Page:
Pomacea diffusa Blume, 1957 [Spiketop Applesnail] In Duval County, Florida

Spiketop Apple Snail Video

Living Animal

Spiketop Apple Snail Mating

Spiketop Apple Snail Egg Laying

Spiketop Apple Snail Radula/Jaws

Predation On Spiketop Applesnail

Fresh dead Pomacea diffusa

Fresh dead Pomacea diffusa

Fresh dead Pomacea diffusa collected near the dam in Lantana Lakes on 12/19/2006 and 12/20/2006, respectively

     During a trip to the post office (Pottsburg Branch, 11700 Beach Boulevard) on 17 December, 2006, this investigator  noticed what appeared to be apple snails egg clutches on a culvert spanning a nearby drainage ditch which ran south between the post office and the adjacent Sam's Club. As time was short, further investigation was postponed to the next day. Upon my return the next afternoon, it was confirmed that Pomacea paludosa (Say, 1829) Florida Applesnail egg clutches were present as well as those of another unidentified apple snail species. None of the egg clutches appeared to be fresh; therefore it appears likely they were deposited during the spring egg laying period. A thorough search of the full length of the ditch south of Beach Boulevard failed to reveal any live apple snails of any ilk. However, four empty Pomacea diffusa shells and one P. paludosa shell were found near where the ditch intersects Beach Boulevard.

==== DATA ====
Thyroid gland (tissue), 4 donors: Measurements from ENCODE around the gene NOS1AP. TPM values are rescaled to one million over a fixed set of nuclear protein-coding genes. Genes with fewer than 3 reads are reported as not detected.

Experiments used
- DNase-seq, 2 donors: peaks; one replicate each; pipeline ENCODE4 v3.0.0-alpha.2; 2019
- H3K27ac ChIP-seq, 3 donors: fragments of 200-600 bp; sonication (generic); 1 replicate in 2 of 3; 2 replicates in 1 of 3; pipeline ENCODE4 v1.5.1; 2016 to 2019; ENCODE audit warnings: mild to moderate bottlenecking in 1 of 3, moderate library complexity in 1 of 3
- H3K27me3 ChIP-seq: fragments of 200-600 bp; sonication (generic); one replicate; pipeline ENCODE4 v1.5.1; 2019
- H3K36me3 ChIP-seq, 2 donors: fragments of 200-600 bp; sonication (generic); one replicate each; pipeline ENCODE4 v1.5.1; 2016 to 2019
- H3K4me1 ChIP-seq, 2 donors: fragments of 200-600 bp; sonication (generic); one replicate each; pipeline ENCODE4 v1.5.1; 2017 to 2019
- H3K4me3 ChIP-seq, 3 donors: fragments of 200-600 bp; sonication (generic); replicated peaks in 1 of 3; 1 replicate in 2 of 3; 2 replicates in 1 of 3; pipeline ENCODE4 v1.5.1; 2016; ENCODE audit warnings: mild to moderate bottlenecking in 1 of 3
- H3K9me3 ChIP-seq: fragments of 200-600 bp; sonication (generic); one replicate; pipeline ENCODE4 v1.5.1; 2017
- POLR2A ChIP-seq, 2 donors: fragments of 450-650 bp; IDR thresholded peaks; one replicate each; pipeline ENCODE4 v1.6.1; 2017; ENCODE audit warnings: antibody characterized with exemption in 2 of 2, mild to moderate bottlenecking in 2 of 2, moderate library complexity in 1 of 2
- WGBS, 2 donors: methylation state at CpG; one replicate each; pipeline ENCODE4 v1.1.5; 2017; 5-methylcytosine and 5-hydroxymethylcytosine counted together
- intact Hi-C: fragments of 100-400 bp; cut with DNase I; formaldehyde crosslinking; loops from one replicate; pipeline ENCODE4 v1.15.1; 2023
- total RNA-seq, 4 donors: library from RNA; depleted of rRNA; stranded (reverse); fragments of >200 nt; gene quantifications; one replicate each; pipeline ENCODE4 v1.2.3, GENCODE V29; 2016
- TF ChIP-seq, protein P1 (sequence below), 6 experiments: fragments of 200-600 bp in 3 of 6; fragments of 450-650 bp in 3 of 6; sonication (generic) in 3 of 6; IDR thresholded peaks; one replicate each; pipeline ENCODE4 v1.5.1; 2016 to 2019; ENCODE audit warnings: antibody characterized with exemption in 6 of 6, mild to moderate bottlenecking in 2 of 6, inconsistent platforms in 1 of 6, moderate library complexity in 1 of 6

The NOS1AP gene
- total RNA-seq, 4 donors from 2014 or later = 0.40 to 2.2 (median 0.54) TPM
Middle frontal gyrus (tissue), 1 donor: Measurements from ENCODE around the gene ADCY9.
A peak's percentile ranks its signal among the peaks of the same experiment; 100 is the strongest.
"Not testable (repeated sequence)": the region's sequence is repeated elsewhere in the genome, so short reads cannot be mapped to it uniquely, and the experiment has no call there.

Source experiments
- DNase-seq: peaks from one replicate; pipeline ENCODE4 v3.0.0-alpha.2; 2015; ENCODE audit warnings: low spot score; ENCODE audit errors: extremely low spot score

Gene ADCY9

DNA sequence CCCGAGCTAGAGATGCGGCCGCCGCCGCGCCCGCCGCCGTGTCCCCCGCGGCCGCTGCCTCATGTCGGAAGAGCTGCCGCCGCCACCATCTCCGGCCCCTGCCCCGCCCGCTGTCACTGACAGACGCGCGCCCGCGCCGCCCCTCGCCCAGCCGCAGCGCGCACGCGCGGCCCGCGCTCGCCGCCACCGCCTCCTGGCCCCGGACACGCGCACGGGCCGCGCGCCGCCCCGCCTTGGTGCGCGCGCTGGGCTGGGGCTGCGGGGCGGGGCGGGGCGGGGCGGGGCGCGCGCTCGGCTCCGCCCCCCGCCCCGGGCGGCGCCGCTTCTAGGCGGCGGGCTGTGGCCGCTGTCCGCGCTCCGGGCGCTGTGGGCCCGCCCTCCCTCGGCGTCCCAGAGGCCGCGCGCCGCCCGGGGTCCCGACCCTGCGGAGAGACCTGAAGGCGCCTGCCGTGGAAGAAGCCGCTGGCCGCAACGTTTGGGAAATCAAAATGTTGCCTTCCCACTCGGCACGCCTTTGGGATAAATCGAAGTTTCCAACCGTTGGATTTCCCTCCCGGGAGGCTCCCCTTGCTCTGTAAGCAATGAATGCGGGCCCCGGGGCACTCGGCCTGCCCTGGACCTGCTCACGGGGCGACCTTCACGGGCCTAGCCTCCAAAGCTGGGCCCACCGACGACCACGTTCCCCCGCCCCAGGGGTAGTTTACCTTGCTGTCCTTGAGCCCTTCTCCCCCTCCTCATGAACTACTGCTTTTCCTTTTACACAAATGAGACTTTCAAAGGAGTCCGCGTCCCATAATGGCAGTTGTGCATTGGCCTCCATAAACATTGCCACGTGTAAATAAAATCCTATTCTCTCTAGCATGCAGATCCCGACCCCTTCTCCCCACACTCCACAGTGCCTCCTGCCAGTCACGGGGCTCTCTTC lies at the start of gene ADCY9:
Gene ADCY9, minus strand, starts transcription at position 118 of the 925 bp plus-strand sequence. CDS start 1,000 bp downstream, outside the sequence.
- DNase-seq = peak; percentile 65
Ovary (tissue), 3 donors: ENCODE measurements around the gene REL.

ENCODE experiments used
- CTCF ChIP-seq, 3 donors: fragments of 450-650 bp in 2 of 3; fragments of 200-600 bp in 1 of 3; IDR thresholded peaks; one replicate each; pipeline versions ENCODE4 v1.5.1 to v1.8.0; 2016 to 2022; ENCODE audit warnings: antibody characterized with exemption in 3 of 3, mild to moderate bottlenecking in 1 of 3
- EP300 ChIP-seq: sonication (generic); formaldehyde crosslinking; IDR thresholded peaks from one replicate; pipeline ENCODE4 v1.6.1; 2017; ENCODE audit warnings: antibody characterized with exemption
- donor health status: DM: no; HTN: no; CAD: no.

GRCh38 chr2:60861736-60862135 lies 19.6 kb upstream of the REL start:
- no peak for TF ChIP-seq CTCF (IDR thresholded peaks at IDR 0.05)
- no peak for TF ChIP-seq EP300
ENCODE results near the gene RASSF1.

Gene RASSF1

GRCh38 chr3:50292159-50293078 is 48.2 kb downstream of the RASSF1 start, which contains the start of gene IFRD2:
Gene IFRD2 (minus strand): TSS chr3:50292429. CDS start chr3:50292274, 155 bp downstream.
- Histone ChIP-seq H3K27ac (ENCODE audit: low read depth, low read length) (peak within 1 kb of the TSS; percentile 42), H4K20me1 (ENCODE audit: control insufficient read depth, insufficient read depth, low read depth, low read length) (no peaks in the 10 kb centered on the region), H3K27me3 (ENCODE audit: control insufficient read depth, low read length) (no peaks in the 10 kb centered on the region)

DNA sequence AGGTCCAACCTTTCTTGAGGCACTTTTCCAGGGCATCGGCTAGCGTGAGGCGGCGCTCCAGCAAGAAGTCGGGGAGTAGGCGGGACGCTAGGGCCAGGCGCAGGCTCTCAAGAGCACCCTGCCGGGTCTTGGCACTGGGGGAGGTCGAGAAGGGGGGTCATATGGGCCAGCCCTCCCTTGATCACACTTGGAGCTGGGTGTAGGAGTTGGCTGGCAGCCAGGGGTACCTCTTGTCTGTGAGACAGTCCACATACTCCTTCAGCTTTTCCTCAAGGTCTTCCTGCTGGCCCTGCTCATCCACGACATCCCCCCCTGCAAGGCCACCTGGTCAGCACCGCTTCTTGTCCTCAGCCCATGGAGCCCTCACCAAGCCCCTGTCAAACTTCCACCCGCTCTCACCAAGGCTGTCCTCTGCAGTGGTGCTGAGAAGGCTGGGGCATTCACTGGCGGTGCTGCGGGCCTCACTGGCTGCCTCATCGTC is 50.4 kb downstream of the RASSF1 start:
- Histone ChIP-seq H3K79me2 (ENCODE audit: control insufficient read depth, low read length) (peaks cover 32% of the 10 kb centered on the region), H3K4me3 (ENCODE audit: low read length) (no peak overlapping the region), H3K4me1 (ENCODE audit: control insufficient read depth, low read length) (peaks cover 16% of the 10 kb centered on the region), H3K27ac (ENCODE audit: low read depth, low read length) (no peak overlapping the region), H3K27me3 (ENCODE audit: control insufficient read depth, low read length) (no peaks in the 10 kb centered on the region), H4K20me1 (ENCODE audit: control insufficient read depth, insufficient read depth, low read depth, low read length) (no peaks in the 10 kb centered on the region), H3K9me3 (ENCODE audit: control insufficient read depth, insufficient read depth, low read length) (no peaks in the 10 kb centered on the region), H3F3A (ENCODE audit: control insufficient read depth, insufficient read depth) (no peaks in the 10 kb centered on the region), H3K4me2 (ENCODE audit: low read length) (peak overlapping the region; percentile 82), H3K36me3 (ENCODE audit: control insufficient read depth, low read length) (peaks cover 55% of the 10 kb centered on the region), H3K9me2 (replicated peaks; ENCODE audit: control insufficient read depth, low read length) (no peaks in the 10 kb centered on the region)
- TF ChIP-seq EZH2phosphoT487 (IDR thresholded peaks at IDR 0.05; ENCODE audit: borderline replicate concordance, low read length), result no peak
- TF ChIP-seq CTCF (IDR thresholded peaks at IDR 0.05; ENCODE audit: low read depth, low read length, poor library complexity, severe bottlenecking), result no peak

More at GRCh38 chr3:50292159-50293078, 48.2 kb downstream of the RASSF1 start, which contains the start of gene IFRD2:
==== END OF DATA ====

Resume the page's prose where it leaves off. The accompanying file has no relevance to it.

One of several culverts where egg clutches were found

View towards Beach Blvd. where the shells were found

One of several culverts where egg clutches were found

View towards Beach Blvd. where the shells were found

Looking south adjacent to the Sams parking lot

Looking south adjacent to the Sam's Club parking lot